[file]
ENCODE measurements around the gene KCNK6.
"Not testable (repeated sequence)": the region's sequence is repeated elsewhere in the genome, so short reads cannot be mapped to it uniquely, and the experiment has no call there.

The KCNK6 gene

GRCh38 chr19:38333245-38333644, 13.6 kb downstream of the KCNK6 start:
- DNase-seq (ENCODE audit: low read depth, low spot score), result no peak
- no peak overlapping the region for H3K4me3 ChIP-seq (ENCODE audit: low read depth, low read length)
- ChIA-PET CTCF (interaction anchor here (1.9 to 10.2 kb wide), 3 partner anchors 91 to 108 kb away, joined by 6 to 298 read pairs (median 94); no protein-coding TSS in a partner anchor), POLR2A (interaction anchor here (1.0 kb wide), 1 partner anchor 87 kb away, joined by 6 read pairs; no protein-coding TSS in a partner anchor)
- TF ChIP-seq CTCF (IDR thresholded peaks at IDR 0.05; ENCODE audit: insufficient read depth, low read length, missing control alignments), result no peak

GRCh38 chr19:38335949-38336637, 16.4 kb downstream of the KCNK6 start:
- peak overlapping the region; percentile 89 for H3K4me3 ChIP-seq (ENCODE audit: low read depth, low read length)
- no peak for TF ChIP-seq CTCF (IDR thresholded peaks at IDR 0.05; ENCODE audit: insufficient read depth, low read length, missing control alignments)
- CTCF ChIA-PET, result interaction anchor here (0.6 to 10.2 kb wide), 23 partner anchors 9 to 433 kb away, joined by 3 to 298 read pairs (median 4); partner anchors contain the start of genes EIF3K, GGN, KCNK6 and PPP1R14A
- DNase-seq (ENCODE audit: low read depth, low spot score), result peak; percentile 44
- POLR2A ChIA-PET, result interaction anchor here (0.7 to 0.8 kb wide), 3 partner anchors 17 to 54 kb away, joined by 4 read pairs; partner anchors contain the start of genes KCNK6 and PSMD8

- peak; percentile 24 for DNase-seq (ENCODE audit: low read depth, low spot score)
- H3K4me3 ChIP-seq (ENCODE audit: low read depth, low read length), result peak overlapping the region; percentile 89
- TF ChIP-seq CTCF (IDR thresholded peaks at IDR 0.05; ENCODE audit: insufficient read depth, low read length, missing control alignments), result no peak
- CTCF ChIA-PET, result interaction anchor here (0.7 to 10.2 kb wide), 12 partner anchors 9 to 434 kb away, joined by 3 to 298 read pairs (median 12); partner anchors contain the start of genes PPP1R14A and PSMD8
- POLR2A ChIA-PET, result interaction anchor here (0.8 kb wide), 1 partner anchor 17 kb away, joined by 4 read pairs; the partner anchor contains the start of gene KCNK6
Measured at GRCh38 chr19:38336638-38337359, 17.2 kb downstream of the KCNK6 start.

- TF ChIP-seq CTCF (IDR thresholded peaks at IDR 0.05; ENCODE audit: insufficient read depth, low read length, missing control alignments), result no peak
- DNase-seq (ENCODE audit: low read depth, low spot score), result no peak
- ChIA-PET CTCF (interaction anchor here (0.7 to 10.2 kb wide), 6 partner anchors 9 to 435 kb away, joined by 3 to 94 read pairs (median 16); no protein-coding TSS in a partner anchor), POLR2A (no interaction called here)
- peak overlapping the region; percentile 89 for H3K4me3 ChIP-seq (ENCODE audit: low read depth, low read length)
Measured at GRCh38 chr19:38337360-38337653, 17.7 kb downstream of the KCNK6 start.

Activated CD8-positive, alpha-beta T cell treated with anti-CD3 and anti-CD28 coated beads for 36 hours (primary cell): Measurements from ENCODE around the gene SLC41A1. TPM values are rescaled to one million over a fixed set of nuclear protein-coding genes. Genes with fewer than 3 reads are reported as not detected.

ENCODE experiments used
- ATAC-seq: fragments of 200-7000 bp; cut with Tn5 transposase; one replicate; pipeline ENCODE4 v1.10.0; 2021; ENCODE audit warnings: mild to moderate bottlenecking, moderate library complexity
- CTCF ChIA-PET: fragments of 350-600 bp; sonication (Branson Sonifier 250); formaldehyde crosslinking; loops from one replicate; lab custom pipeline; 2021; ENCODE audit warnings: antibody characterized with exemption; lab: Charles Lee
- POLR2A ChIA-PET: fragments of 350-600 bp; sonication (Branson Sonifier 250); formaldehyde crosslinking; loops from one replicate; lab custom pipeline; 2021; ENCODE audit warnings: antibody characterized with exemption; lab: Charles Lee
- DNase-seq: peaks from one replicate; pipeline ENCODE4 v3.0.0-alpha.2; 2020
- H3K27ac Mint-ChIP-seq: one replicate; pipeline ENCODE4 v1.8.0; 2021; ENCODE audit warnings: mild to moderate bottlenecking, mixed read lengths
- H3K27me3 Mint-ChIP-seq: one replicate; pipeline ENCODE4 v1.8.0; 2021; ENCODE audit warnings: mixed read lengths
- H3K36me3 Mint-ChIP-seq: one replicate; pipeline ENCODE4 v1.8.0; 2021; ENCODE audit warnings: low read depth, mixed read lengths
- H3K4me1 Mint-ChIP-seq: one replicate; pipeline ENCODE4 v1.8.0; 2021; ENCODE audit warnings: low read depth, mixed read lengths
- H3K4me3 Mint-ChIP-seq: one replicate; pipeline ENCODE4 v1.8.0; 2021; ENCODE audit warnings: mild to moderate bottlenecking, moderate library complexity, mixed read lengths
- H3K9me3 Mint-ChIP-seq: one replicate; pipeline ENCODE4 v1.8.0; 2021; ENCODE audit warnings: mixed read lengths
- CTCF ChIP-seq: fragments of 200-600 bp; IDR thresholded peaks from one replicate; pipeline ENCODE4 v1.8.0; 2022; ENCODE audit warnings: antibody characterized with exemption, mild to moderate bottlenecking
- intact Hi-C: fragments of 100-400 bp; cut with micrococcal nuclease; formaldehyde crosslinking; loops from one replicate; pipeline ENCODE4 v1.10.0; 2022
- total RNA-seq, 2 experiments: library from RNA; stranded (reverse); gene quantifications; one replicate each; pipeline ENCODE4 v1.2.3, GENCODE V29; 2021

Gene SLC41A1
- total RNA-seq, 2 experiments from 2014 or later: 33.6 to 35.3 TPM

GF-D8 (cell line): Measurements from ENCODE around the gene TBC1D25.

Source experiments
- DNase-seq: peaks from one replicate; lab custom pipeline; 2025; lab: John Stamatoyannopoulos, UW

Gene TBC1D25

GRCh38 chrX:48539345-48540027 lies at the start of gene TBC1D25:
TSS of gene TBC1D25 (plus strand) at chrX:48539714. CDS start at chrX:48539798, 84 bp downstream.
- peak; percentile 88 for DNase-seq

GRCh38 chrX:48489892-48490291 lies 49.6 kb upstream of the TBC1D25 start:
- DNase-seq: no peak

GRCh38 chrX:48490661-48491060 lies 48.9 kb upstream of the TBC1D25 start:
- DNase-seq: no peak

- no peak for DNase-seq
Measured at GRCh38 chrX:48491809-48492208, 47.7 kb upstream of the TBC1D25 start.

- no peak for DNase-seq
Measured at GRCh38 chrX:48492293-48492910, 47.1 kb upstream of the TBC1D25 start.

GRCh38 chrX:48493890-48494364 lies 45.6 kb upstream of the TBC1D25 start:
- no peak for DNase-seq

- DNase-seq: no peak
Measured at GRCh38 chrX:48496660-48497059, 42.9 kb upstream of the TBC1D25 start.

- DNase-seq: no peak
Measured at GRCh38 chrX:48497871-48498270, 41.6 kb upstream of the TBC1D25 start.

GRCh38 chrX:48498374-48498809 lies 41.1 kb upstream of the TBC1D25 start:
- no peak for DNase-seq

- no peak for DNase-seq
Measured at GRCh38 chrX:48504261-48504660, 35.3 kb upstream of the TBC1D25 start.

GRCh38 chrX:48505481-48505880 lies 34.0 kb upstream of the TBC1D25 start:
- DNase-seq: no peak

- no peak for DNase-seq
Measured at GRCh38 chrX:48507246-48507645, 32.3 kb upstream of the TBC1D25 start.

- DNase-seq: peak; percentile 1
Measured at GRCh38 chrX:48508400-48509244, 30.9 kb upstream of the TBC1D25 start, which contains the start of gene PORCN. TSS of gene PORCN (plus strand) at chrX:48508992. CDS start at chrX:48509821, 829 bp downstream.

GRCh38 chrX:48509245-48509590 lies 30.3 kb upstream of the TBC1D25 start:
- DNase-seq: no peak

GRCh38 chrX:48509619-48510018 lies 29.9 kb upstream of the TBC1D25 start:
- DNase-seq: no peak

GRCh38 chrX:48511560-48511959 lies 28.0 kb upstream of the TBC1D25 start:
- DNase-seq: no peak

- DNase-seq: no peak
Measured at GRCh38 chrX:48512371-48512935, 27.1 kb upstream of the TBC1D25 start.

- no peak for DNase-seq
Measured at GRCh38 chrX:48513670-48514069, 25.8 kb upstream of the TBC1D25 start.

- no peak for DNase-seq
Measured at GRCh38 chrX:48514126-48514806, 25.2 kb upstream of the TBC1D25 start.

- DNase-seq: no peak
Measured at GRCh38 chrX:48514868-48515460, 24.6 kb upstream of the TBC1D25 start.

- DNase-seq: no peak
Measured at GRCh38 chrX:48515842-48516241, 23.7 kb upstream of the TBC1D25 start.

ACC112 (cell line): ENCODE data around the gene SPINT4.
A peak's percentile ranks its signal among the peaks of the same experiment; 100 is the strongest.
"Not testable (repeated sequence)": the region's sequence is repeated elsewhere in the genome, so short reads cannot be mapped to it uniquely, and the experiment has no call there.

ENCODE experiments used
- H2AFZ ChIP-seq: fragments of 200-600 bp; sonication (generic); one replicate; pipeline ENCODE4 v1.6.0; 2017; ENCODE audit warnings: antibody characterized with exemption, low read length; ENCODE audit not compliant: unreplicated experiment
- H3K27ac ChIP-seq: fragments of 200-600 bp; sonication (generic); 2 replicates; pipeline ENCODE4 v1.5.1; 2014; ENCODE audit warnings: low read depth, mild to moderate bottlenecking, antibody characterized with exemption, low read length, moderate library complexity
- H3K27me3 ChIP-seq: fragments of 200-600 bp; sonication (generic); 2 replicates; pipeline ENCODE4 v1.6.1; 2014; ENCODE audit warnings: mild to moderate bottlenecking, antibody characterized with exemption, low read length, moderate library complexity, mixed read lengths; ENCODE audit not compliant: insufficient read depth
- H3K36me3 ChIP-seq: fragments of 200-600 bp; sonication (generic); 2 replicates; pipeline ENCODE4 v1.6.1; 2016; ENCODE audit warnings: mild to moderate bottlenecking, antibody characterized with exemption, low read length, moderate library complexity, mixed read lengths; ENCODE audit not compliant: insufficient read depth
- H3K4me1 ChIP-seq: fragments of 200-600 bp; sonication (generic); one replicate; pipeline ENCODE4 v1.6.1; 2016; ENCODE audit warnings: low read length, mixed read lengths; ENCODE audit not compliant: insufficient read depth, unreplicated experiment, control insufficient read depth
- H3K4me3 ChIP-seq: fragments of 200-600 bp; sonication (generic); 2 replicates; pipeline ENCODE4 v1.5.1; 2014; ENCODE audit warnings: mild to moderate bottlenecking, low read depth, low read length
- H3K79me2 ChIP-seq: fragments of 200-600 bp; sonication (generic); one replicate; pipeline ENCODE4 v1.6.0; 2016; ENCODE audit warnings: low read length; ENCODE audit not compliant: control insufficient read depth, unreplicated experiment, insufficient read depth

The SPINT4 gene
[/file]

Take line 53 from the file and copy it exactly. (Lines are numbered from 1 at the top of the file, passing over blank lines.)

- DNase-seq: no peak